By Youssef Sourgo
By Youssef Sourgo
Morocco World News
Casablanca, February 25, 2013
The head of the Moroccan government, Mr. Abdelilah Benkirane, on Sunday gave an interview to the French TV Show “Internationales,” broadcasted on French channels RFI and TV5.
Responding to one of his interviewers’ questions about his relations with King Mohammed VI, Mr. Benkirane made it clear, that “my relation with his majesty, since my first day as head of the Moroccan government, has been exceptional, regardless of the rare occasions when our political stances differ, which is something normal.”
“His majesty, however, remains the supreme chief of the nation, and his decisions are to be respected,” he added.
Mr. Benkirane also affirmed that he would not hesitate to leave office if his relations with the king “did not seem to work.”
“My government draws no distinctions between men and women,” responded Mr. Benkirane to a question about the noticeable absence of women in the composition of his government.
“What Europeans need to understand is that we cannot achieve in two or three years time what they have achieved in two centuries as to women’s inclusion in the political sphere,” he added.
He went on to say that “Morocco is experiencing an ongoing drastic change, and women have now, more than any time before, found their way to important political positions within the Moroccan government.”
Asked about the Moroccan-Algerian relations, Mr. Benkirane affirmed that Morocco has always enjoyed exceptional binds with Algeria—beyond their sometimes conflicting political interests—principally manifested in their religious, linguistic and cultural commonalities.
“It is unfortunately the Sahara issue, as old and enduring as it is, that has strained relations between our nations,” he stated.
“Our frontiers are already open to Algeria, but we hope that our Algerian neighbor will do the same and open its frontier to us,” the head of the Moroccan government added.
Mr. Benkirane responded positively to a question about the nature of Moroccan French relations since his appointment. “Relations between Morocco and France are so obviously particular, or I would say even better today, that it may even seem a banality to question that,” he stated.
Mr. Benkirane also recognized France’s stance in support of Morocco concerning the Sahara issue, and described it as being “a reasonable position that flows in parallel with Moroccan interests.”
“Morocco has been evolving away from the Muslim Brotherhood,” Mr. Benkirane said when asked about Morocco’s affiliations with the Muslim Brotherhood.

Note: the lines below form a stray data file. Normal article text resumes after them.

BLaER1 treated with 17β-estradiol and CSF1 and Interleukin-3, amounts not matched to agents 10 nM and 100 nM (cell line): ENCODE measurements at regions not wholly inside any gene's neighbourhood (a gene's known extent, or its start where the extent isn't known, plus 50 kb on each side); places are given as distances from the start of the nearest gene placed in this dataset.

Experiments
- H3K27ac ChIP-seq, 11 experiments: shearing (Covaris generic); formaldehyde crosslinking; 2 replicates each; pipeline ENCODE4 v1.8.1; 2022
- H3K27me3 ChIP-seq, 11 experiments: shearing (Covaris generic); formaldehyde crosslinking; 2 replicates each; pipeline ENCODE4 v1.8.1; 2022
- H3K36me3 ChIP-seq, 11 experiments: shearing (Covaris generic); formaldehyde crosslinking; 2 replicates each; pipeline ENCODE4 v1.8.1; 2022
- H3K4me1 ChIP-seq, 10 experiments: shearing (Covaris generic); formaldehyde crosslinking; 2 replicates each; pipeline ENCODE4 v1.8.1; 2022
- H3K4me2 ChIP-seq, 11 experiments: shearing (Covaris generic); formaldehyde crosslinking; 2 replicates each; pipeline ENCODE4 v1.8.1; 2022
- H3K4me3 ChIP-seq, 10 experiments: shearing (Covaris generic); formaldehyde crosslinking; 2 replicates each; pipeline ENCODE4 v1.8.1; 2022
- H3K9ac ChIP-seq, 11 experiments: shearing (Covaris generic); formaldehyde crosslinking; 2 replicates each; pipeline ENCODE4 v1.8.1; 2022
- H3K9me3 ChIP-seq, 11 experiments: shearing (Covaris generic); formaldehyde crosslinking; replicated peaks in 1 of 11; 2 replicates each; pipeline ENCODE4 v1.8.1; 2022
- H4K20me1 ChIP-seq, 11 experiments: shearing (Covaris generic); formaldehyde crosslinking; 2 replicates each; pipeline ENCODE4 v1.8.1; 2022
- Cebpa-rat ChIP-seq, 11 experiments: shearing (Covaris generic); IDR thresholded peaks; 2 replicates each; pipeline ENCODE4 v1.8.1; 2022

“Our perspective is distinct from that of other nations ruled by Islamist parties, and our particularity and originality tends to be subject to envy,” he added.
When asked about the 20th February movement, Mr. Benkirane affirmed that as long as well-grounded reforms are taking place in Morocco, a thing that has already brought considerable change according to him, “the 20th February movement will morph into having very specific political stands that rhyme with those of the parties constituting the Moroccan government.”
“No one is preventing the 20th February movement from taking its concern to the streets, and those whom you claim are arrested for their mere affiliation to the 20th February were actually found guilty of illegal acts, orthogonal to what the movement is doing,” he added.
The head of the government also hailed France for its “courageous” intervention in Mali, and affirmed that Morocco’s position towards the French intervention in Mali has always been positive.
“His majesty king Mohammed VI entrusted me with a text to read before the heads of Islamic States, wherein Morocco salutes France endeavor in Mali,” he added.
Asked on the occurrences of the Arab Spring and on the political mutations that neighboring nations have been experiencing, Mr. Benkirane said that “though we unquestionably share commonalities with our neighboring Arab and Muslim countries, we have our own particularities, and our political reforms had started years before the uprisings.”
“We also owe Morocco’s exceptional case to our king, who, before playing his role as an authority, played the role of mediator in such critical moments,” concluded Mr. Benkirane.
The head of the government denied the detection of any instances of torture inflicted on protesters who were allegedly detained in Moroccan prisons, and insisted on drawing a clear-cut distinction between prisons and security services.
However, Mr. Benkirane affirmed the existence of “particular treatments” to prisoners in Moroccan prisons, and rationalized this reality as necessary “to maintain order in prisons.”
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